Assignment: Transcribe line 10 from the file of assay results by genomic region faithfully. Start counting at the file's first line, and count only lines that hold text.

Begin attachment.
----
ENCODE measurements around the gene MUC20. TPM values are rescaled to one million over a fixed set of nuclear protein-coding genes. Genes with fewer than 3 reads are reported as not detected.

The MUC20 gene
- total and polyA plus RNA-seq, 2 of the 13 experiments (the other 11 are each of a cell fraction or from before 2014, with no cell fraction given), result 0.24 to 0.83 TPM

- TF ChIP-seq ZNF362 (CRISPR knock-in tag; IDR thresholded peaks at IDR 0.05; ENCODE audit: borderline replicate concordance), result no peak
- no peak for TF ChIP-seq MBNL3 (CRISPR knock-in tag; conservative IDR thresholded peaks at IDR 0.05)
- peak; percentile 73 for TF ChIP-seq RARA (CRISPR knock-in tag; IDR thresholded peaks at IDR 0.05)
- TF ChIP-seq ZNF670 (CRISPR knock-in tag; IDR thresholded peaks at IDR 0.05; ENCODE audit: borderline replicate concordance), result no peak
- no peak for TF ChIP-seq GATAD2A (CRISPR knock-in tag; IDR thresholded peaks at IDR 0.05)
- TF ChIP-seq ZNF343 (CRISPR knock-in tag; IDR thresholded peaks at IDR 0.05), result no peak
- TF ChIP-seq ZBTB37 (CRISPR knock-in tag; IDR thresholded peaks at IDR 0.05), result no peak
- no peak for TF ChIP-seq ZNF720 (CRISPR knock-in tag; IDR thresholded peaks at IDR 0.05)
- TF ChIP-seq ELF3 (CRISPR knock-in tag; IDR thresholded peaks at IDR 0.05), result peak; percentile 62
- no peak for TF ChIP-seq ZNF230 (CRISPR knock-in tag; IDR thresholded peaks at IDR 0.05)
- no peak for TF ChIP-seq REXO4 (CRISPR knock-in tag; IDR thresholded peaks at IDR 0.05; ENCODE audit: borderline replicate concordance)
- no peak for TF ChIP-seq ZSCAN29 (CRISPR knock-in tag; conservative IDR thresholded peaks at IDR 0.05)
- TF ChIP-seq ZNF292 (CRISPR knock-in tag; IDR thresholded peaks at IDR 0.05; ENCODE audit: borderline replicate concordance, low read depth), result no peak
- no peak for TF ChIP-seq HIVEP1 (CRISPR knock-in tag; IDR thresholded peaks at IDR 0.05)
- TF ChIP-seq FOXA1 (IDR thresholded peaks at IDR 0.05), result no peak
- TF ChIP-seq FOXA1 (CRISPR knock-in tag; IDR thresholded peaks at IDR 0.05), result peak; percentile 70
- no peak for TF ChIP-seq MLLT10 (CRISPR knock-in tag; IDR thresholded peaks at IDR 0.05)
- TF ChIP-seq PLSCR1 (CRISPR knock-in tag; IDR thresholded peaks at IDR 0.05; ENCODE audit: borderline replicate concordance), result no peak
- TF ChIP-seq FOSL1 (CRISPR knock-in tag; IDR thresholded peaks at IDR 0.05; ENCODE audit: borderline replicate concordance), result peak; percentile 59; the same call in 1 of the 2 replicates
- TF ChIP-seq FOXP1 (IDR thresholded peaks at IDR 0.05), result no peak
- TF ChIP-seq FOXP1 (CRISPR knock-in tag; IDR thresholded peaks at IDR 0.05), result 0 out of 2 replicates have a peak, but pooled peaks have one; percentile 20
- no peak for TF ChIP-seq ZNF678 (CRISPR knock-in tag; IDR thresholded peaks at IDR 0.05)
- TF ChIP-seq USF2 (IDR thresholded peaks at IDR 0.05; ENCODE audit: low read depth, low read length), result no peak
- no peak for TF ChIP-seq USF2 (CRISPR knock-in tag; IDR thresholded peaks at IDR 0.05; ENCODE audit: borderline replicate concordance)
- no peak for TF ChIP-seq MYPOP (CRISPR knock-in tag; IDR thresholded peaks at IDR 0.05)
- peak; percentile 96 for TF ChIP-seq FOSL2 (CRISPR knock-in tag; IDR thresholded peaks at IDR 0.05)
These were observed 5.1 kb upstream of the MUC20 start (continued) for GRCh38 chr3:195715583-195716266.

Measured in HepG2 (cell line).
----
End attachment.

- TF ChIP-seq ZBTB37 (CRISPR knock-in tag; IDR thresholded peaks at IDR 0.05), result no peak